By Anja Justus     24th January 2024

Bernhardt van der Merwe, head of Category Management at DataOrbis

By Bernhardt van der Merwe, head of Category Management at DataOrbis

Retail is a vibrant and highly competitive sector in which small businesses often contend with challenges around the implementation of effective category management strategies. This is often attributed to SMEs limited access to detailed data.

By developing your understanding of the core principles of category management – you can adapt them to your unique circumstances. Moreover, arming yourself with knowledge can assist you in making better, informed decisions that drive sales and enhance customer satisfaction.

Unpacking category management

It is a strategic approach to retail business management that focuses on product categories as individual business units. It involves managing product categories to maximise sales and profit which in turn can require detailed data analysis.

However, small retailers might not have access to granular data. This is where it is important to note that limited data does not translate to ‘no data’ – there are ways in which you can leverage what you have to assist you in making informed decisions.

Let’s commence with what is possibly the most important data – sales and how to make the most of it. Never forget that even the most basic sales data can be a veritable information goldmine. Start with the data you have, even if it’s very basic – by combining it with the right strategies you can still effectively manage your categories.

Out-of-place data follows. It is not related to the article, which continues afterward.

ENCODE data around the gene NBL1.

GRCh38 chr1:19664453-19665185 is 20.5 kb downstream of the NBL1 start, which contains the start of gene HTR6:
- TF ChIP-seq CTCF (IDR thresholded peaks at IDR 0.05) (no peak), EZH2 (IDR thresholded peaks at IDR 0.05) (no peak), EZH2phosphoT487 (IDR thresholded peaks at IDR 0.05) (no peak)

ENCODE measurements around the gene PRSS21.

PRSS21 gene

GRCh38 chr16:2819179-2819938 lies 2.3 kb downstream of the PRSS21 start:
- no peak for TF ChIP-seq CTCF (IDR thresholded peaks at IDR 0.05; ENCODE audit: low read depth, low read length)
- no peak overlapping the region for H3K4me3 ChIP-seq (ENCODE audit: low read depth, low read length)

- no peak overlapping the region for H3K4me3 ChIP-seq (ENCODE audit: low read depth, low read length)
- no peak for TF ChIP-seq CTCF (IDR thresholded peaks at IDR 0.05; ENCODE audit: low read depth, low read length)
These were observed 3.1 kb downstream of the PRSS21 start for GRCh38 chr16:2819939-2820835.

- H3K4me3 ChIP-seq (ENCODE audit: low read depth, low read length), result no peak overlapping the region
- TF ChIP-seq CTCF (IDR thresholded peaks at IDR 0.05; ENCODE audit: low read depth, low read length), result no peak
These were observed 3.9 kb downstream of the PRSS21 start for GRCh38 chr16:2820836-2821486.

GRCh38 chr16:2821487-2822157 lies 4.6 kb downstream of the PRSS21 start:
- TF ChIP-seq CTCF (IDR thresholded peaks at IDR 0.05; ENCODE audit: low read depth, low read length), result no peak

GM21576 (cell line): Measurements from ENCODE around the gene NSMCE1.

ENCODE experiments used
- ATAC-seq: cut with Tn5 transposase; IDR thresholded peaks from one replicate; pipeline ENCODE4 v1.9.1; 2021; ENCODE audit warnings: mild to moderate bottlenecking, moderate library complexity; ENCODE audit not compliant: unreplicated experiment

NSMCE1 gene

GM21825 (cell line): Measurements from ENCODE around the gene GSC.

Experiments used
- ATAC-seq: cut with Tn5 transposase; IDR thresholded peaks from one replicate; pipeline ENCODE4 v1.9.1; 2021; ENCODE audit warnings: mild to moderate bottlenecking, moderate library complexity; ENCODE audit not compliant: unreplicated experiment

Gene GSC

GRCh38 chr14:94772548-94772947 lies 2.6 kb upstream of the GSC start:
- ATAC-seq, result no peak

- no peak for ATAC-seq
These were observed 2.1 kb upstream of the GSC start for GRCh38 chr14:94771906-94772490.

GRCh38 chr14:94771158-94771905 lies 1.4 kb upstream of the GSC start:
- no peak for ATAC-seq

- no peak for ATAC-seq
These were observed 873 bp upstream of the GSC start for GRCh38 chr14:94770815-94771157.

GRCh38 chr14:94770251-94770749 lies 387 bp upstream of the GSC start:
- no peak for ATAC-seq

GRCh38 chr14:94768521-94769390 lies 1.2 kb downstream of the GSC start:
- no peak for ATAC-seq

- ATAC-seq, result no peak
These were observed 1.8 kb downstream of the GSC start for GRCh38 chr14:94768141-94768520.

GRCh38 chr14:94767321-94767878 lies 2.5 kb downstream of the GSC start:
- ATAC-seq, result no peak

The following are my recommendations for strategies you can deploy to unlock the value of category management in your business:

* Start by listening to your customers – direct customer feedback can be incredibly insightful. You need to encourage customers – possibly even incentivise them in some small way through a competition etc., or potential discount off their next shopping basket.

Basically, devise ways to encourage them to share their thoughts through feedback forms, surveys, even casual conversations.

The trick is to pay close attention to their preferences, complaints, and suggestions. Throughout my career, I have conducted numerous such exercises in person. The information gathered, albeit informally, has often been sufficient to enhance sales performance when applied effectively.

While not diminishing the value of formal research, I have come to believe that informal customer feedback is an essential starting point for investigating ways to improve the point of sale.

* Next, listen to your staff – they are a valuable source of information and are also your good will ambassadors. You must motivate them by encouraging them to reveal their observations and insights. Merchandisers, for example spend most of their time in front of shelves unpacking and rearranging products. In this way they have a direct view of how shoppers buy, what they are looking for, and what frustrates them.

* Build supplier relationships – developing strong partnerships with suppliers is key to opening the door to valuable information as suppliers have access to the broader market and shopper insights. They can provide invaluable data on product trends, shopper preferences, and industry benchmarks.